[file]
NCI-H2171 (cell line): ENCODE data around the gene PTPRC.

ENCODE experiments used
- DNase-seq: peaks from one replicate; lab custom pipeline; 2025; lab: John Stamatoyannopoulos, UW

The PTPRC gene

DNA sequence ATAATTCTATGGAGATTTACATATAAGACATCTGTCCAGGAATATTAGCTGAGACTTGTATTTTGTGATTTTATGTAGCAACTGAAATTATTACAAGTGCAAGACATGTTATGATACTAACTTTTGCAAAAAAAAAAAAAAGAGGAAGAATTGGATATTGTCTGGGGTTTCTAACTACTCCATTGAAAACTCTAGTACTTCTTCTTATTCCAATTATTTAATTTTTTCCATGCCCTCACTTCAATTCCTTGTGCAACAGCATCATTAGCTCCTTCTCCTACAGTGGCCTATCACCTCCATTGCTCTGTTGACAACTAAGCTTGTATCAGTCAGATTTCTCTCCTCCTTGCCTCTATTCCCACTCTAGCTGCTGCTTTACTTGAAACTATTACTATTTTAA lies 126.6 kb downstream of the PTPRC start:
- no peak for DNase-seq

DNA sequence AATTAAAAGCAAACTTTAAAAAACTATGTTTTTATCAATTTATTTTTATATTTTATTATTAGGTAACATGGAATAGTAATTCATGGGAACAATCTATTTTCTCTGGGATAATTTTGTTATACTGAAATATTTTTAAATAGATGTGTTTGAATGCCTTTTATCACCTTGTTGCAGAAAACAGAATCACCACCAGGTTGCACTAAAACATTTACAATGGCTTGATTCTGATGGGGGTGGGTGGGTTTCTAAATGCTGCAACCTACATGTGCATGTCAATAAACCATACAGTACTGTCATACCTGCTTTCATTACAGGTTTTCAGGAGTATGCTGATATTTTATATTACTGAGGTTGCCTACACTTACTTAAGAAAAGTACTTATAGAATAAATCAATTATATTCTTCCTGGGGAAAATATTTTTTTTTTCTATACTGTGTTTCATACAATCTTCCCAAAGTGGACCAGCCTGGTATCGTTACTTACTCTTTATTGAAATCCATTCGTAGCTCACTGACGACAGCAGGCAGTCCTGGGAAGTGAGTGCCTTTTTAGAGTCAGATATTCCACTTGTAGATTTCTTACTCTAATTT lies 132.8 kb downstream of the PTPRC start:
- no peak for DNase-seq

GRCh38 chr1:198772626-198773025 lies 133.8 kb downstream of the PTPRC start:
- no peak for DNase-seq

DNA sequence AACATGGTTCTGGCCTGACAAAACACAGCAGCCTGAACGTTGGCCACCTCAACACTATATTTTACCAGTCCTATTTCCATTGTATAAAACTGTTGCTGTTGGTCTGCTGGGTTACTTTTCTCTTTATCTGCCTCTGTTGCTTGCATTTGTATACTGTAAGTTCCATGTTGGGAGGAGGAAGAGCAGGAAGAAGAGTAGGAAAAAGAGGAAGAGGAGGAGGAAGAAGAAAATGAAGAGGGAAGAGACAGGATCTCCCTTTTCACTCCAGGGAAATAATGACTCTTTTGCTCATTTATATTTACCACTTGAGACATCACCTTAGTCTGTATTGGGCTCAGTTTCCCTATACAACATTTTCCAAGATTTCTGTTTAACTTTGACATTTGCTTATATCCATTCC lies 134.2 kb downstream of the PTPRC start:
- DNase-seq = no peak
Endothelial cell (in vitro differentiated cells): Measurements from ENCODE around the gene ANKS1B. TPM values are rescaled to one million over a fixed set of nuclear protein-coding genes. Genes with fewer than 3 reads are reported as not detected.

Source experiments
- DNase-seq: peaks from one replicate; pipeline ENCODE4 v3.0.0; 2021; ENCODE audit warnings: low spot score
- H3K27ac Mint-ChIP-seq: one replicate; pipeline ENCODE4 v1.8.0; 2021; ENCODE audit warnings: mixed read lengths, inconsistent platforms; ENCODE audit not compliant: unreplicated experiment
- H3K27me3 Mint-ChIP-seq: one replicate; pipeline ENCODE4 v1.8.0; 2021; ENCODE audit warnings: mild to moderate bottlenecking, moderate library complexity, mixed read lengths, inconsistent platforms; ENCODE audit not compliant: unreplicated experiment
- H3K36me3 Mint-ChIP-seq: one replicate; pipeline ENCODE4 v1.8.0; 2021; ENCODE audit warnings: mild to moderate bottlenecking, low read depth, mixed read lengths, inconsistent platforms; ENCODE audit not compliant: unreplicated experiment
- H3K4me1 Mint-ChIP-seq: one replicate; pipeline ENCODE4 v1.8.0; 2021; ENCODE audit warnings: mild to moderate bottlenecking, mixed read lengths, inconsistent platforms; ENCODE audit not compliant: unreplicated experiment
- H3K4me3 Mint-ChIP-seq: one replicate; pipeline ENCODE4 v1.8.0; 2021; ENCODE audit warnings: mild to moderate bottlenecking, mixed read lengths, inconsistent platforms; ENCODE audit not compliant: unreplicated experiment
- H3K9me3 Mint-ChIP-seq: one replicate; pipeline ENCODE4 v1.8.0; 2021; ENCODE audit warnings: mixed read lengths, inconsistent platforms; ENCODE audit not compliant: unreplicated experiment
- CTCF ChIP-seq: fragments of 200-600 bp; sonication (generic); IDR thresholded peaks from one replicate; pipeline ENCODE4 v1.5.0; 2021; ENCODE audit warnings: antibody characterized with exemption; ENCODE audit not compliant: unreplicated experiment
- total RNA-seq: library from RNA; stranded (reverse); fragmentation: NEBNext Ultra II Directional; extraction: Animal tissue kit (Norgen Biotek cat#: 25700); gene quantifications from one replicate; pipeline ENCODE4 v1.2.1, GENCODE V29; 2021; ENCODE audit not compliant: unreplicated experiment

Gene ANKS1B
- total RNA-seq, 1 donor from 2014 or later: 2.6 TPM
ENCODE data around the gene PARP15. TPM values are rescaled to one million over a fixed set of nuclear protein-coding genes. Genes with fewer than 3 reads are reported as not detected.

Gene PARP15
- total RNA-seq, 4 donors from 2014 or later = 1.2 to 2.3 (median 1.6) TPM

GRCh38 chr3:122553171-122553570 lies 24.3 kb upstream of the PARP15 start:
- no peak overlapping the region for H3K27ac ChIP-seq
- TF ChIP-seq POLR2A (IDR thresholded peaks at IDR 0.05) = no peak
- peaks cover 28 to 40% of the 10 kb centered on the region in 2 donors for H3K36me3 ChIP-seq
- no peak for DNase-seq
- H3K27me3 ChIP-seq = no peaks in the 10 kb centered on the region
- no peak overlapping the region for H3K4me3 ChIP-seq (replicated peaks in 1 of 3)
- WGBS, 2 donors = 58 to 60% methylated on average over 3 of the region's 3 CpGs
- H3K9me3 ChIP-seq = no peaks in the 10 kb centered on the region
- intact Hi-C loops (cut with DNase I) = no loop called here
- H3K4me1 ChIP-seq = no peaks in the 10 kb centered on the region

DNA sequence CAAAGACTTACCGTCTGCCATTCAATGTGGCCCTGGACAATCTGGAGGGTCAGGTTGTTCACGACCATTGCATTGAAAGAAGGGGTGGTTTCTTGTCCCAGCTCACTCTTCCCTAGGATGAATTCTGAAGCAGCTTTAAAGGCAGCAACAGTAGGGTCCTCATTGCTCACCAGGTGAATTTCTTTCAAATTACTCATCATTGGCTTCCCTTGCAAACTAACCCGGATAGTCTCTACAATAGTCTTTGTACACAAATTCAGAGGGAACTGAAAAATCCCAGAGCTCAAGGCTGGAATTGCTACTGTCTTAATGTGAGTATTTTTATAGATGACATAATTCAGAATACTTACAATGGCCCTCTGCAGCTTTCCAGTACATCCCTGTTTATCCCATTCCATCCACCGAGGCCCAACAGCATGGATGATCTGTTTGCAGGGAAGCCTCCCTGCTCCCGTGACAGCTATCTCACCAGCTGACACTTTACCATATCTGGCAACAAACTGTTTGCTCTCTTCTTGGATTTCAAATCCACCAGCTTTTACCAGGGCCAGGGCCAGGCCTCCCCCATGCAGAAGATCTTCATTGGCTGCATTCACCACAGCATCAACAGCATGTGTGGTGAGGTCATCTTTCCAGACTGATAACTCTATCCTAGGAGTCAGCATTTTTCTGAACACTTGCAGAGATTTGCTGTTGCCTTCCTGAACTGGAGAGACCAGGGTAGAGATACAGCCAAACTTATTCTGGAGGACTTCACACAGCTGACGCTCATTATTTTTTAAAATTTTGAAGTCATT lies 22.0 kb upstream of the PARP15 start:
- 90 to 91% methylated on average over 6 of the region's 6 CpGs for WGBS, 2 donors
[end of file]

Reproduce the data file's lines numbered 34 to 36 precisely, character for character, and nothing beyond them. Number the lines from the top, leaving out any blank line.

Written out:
- H3K27me3 ChIP-seq = no peaks in the 10 kb centered on the region
- no peak overlapping the region for H3K4me3 ChIP-seq (replicated peaks in 1 of 3)
- WGBS, 2 donors = 58 to 60% methylated on average over 3 of the region's 3 CpGs